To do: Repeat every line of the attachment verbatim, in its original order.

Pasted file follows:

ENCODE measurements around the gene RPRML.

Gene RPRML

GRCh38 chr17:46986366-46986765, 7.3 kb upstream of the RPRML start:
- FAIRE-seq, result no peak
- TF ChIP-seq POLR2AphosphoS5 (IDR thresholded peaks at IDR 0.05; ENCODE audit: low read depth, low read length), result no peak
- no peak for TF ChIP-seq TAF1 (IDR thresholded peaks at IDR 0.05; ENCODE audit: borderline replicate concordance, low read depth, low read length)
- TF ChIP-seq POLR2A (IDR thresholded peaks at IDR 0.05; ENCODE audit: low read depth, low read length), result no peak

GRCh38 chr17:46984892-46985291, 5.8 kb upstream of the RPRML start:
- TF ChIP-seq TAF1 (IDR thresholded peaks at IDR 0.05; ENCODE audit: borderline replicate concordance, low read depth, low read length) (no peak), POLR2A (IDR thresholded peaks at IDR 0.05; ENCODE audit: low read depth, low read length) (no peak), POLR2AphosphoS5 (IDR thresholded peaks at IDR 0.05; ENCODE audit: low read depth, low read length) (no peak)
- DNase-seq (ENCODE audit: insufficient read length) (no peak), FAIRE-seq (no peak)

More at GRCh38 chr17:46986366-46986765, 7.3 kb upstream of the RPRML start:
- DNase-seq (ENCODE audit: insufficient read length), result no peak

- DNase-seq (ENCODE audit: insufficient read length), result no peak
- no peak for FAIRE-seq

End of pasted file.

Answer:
ENCODE measurements around the gene RPRML.

Gene RPRML

GRCh38 chr17:46986366-46986765, 7.3 kb upstream of the RPRML start:
- FAIRE-seq, result no peak
- TF ChIP-seq POLR2AphosphoS5 (IDR thresholded peaks at IDR 0.05; ENCODE audit: low read depth, low read length), result no peak
- no peak for TF ChIP-seq TAF1 (IDR thresholded peaks at IDR 0.05; ENCODE audit: borderline replicate concordance, low read depth, low read length)
- TF ChIP-seq POLR2A (IDR thresholded peaks at IDR 0.05; ENCODE audit: low read depth, low read length), result no peak

GRCh38 chr17:46984892-46985291, 5.8 kb upstream of the RPRML start:
- TF ChIP-seq TAF1 (IDR thresholded peaks at IDR 0.05; ENCODE audit: borderline replicate concordance, low read depth, low read length) (no peak), POLR2A (IDR thresholded peaks at IDR 0.05; ENCODE audit: low read depth, low read length) (no peak), POLR2AphosphoS5 (IDR thresholded peaks at IDR 0.05; ENCODE audit: low read depth, low read length) (no peak)
- DNase-seq (ENCODE audit: insufficient read length) (no peak), FAIRE-seq (no peak)

More at GRCh38 chr17:46986366-46986765, 7.3 kb upstream of the RPRML start:
- DNase-seq (ENCODE audit: insufficient read length), result no peak

- DNase-seq (ENCODE audit: insufficient read length), result no peak
- no peak for FAIRE-seq